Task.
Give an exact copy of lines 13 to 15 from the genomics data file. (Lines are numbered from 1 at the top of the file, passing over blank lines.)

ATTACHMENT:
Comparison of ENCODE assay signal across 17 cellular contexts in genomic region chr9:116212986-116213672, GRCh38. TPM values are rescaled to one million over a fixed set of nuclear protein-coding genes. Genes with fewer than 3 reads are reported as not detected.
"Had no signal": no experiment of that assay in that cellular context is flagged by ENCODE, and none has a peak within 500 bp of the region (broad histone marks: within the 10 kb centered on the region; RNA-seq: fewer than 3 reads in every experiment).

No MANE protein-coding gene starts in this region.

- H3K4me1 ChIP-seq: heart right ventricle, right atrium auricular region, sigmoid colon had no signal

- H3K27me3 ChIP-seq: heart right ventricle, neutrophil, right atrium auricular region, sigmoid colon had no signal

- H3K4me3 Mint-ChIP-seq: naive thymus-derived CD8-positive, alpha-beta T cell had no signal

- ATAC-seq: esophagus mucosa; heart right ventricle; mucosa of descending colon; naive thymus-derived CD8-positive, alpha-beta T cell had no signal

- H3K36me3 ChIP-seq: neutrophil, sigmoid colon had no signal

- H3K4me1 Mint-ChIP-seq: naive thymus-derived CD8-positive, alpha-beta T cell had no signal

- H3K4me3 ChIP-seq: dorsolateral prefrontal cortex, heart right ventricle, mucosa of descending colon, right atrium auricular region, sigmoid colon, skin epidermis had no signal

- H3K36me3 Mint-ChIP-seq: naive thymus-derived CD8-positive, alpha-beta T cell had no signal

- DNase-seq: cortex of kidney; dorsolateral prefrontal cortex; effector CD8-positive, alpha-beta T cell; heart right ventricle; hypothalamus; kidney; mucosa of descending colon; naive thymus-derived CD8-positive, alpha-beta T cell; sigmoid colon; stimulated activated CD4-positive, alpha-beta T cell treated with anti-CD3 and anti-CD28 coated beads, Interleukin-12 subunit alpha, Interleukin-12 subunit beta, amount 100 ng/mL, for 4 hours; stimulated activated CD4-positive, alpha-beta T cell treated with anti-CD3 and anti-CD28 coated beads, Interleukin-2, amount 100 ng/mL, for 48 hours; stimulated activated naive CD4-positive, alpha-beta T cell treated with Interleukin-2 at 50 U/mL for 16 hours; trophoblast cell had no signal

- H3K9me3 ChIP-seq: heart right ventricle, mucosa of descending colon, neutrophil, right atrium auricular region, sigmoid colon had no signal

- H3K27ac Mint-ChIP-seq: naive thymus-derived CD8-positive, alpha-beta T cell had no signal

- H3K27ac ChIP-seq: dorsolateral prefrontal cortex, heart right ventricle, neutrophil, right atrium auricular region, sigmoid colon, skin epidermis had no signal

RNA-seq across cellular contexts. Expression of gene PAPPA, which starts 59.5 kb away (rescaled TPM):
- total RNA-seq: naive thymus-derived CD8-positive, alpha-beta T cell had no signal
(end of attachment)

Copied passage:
- H3K9me3 ChIP-seq: heart right ventricle, mucosa of descending colon, neutrophil, right atrium auricular region, sigmoid colon had no signal

- H3K27ac Mint-ChIP-seq: naive thymus-derived CD8-positive, alpha-beta T cell had no signal

- H3K27ac ChIP-seq: dorsolateral prefrontal cortex, heart right ventricle, neutrophil, right atrium auricular region, sigmoid colon, skin epidermis had no signal